How to Build a Club Bar Part 2 of 5 Make the Aprons & Trim

Return to Step by Step Listings

Owning your own in-house bar makes a statement about you. For some, it might say “I have arrived and this is my space!” While for others a bar might say “Welcome, friends, our home is your home.”

 

Difficulty Level:
Time to Complete:
Estimated Cost:
Continue to Step 1

Overview

Owning your own in-house bar makes a statement about you. For some, it might say “I have arrived and this is my space!” While for others a bar might say “Welcome, friends, our home is your home.” And for others, well, let’s just say the possibilities are fairly wide-ranging. But whatever story your bar tells—be it one of quiet aperitifs before dining, casual afternoons watching the big game, or raucous evenings of wild revelry—building your bar yourself personalizes the tale and adds a feature to your home that will have a direct impact on how well you enjoy your home life.
The bar shown here is sleekly styled and smartly laid out for the efficient barkeeper. A small refrigerator gives you access to cold drinks and ice while convenient cabinets create excellent storage spots for party favors.
While this is a “dry bar” (no plumbing), the design could be modified in any number of ways to add running water if you wish. All you need to get the party started is a GFCI electrical outlet and the proper floor space.
This compact corner bar design features glossy black MDF aprons with decorative cherry appliqués forming a horizontal grid pattern on the aprons. A cherry plywood bartop sits atop a 2 x 6 L-shaped kneewall, harboring some practical amenities on the bartender side. A flip-up lift gate in the bartop on one end provides pass-through access and can even function as a wait station if you want to get really fancy in your hosting
The key components—base cabinets, a laminate countertop, the fridge, and the wood for a sleek Asian-inspired style trim-out—set the stage for your next gathering. Let’s party.

Cutting List
A
4
Sill/header
11⁄2 x 5 1⁄2 x 68"
2 x 6

B
11
Stud
11⁄2 x 5 1⁄2 x 38"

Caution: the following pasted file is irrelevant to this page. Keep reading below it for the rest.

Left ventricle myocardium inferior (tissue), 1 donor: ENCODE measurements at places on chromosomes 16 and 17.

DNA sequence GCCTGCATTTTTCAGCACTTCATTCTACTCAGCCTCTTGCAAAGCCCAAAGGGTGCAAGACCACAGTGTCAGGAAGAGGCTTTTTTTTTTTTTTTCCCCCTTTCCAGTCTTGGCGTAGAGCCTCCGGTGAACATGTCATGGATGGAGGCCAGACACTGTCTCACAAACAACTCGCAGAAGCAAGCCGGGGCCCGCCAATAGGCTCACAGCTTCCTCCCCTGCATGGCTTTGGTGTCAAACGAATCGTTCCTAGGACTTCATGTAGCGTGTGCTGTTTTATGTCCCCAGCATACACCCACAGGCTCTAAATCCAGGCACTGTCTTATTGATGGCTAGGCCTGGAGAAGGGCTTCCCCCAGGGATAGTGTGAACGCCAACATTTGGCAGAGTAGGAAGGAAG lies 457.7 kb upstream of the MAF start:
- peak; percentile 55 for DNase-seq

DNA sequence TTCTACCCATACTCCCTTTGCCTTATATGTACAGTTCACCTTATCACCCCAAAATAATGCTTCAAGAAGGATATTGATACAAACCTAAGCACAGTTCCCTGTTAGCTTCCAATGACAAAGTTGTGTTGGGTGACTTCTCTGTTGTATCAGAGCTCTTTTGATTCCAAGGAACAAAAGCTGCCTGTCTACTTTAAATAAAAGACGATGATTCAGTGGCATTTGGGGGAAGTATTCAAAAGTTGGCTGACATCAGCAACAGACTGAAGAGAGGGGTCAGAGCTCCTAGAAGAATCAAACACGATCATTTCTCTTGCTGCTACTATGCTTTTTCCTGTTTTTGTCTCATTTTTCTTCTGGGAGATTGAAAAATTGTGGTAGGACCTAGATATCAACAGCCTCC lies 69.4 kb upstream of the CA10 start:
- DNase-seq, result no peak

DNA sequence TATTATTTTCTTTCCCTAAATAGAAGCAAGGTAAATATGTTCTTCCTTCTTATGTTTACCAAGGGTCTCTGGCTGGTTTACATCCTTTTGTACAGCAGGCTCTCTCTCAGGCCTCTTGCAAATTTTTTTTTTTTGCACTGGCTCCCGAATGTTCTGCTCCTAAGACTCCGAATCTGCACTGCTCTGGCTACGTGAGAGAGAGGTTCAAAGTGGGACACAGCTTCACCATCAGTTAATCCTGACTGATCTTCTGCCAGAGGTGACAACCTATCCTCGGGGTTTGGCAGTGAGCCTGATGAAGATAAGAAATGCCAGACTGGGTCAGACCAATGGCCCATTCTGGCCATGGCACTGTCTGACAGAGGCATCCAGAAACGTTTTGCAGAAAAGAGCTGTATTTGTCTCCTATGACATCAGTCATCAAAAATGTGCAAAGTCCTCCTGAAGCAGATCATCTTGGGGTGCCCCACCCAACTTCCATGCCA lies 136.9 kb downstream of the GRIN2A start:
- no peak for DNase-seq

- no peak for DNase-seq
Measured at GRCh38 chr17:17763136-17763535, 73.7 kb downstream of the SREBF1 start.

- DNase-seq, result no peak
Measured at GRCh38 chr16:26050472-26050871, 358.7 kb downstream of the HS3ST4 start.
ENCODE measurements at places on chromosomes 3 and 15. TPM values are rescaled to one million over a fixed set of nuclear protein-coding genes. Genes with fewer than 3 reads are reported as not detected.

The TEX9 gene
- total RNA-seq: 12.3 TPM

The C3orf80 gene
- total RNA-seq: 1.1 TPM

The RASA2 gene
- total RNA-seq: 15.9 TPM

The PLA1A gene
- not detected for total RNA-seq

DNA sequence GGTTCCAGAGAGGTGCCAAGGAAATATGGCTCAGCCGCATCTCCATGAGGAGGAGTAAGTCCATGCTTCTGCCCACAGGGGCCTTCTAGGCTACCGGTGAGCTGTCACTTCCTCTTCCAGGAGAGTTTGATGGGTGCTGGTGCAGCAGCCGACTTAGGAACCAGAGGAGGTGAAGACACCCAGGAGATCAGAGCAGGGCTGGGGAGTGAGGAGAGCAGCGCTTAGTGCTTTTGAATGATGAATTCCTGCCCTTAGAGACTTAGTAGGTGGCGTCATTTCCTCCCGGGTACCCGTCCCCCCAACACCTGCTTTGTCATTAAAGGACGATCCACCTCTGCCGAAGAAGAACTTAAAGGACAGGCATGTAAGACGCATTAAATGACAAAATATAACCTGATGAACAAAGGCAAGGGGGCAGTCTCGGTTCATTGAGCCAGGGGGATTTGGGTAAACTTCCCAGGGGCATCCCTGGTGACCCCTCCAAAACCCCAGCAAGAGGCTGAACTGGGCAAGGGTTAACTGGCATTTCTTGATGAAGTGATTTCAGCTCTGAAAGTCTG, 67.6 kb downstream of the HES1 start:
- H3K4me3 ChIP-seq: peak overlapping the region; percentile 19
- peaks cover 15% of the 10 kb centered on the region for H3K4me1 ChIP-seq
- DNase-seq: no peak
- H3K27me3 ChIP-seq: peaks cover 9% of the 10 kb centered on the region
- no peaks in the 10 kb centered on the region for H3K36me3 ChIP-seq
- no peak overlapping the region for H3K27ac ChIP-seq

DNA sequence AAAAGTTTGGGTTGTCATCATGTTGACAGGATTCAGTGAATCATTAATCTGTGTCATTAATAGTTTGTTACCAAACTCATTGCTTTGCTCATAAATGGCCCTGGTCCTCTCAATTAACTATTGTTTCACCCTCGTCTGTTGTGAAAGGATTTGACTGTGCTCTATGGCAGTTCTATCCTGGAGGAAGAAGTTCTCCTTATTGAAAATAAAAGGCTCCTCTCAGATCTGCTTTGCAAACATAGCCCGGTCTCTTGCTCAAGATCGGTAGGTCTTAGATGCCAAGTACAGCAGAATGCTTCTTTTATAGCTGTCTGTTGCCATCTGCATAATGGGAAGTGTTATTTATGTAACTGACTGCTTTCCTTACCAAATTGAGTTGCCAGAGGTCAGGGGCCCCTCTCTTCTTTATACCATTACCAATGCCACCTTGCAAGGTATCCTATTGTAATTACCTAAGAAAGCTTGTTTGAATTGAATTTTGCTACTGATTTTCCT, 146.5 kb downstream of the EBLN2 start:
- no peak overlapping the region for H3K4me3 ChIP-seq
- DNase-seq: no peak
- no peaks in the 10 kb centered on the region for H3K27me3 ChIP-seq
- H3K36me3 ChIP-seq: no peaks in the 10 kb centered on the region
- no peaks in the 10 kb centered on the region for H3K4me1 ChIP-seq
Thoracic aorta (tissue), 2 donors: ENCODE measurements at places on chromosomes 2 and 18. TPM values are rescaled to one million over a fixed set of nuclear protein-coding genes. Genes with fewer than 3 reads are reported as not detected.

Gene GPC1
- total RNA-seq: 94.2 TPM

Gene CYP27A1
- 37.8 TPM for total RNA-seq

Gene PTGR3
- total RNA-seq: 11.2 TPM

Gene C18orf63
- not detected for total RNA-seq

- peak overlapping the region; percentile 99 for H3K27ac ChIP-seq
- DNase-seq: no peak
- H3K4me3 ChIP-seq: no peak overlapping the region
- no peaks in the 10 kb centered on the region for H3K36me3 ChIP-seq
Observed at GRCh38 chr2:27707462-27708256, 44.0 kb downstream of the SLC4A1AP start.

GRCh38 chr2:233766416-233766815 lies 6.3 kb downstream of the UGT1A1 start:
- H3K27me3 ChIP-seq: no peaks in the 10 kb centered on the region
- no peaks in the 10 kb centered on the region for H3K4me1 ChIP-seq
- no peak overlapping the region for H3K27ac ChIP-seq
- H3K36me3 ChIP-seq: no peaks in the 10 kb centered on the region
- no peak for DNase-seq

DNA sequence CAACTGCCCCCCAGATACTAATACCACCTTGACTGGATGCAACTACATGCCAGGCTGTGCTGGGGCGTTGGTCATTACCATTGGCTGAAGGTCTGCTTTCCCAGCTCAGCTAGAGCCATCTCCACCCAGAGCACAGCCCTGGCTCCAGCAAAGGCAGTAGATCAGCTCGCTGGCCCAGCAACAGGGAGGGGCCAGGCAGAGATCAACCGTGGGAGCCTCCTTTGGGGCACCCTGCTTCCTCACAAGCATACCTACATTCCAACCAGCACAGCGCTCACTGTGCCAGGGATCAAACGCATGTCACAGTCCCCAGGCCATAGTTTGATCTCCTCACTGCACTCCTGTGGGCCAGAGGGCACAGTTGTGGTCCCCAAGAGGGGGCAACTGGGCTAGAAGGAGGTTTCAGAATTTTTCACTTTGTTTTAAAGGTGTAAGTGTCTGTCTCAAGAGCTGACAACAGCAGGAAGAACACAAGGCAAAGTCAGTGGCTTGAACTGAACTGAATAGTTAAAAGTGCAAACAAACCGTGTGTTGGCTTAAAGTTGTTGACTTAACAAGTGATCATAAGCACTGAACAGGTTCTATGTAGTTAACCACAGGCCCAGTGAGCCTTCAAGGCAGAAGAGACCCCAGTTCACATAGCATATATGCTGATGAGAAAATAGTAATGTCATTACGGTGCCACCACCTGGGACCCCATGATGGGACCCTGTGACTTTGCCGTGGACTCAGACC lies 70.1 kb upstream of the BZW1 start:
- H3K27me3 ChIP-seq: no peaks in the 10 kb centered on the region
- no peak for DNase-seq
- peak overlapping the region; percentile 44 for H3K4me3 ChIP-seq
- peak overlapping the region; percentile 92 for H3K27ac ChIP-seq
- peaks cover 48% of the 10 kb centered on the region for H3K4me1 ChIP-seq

2 x 6

C
2
Bartop
3⁄4 x 16 1⁄2 x 80"
Cherry plywood

D
1
Bar substrate
3⁄4 x 16 1⁄2 x 80"
Particleboard

E
1
Bar substrate
3⁄4 x 16 1⁄2 x 65 1⁄4"
Particleboard

F
2
Lift gate
3⁄4 x 16 1⁄2 x 22 1⁄4"
Cherry plywood

G
-
Bartop trim
3⁄4 x 1 1⁄2" x cut to fit
Cherry

H
2
End cap
3⁄4 x 7 3⁄4 x 41"
Cherry

I
7
Trim stiles
3⁄4 x 1 1⁄2 x 41"
Cherry

J
16
Trim rails
3⁄4 x 1 1⁄2 x cut to fit
Cherry

K
1
Countertop cleat
1 1⁄2 x 1 1⁄2 x 22"
2 x 2

L
1
Lift gate stop block
3⁄4 x 1 1⁄2 x 18"
Cherry

M
1
Apron
1⁄2 x 40 1⁄2 x 68 3⁄4"
MDF

N
1
Apron
1⁄2 x 40 1⁄2 x 68 3⁄4"
MDF

From: Complete Guide to Custom Shelves & Built-Ins, 978-1-58923-303-4

What You'll Need

Tools:

Miter saw
Table saw
Circular saw
Drill/driver
Level
Stud finder
Pull saw
Flat bar
Pneumatic nailer/compressor
Combination square

Materials:

(10) 2 x 6" x 8 ft. SPF
(1) 3/4 x 4 x 8 cherry plywood for bartop
(1) 3/4 x 4 x 8 particleboard
(2) 6 ft. strips 1/2 x 16" cement board
20 sq. ft. 4 x 4 wall tile
Thinset and grout
3/4" thick cherry- 2 @8 x 42" (actual)
3/4 x 1 1/2" cherry approx 80 lineal ft.
(2) 1/2" x 4 x 8 ft. MDF
36" base cabinet- corner (12" wide doors)
24" base cabinet
Refrigerator (19w 22d 32-3/4" h)
Postform countertop
(mitered, 6 ft. each leg)
16d common nails
Panel adhesive
11/2" wallboard screws
Finish nails (4d, 6d)
Finishing materials
Glue
Piano hinge

 

Step 1

Make the Aprons and Trim

The decorative front aprons for this bar are made from 1/2"-thick MDF (medium-density fiberboard) panels that have a glossy black finish and are trimmed with strips of cherry arranged in a staggered ladder pattern. If you’re feeling ambitious, apply a genuine black lacquer finish. Or, you can come close to the black lacquer look with a quality satin or gloss jet black enamel paint. Either way, for the smoothest possible finish, cut and prepare the panels and spray on the black lacquer finish with an HVLP sprayer.


Step 2

Creating the Front Panels

Rip two sheets of 1/2" MDF to 42" wide and then trim them to length to make the bar front panels. Sand the edges to remove any saw marks. Then, apply primer to all faces and edges. When the primer dries, spray black lacquer or paint onto the front face and edges. If you do not have access to a good sprayer, use a paint roller with a short-nap sleeve.


Step 3

Preparing the Wood for Front Decor

After installation, the black aprons will be decorated with a grid made from strips of cherry. You can use dimensional 1 x 2 cherry for this, but you’ll save a lot of money and get better edges if you purchase random width cherry, then plane and joint it to thickness and rip it to width.


Step 4

Finishing the Front Decor

For the project shown here, you’ll need at least 40 lineal feet of stock for the apron trim, plus another 40 ft. for the bar countertop edging.
Sand the edges of the cherry trim to remove saw marks and smooth the surfaces. Apply a clear protective wood finish, such as wipe-on polyurethane varnish, to half the stock for use as apron trim. The other half of the stock will be used for edging the countertop. You’ll need to cut an edge profile in this stock and attach it to the countertop before finishing it.


 
 

Comments

Before you can comment, please Sign Up or Log In

© Copyright 2014, Black & Decker Inc. All rights reserved. "BLACK & DECKER","BLACK+DECKER", and the BLACK & DECKER and BLACK+DECKER logos and product names are either registered trade marks or trade marks of "The Black & Decker Corporation"

Forgot Password?

x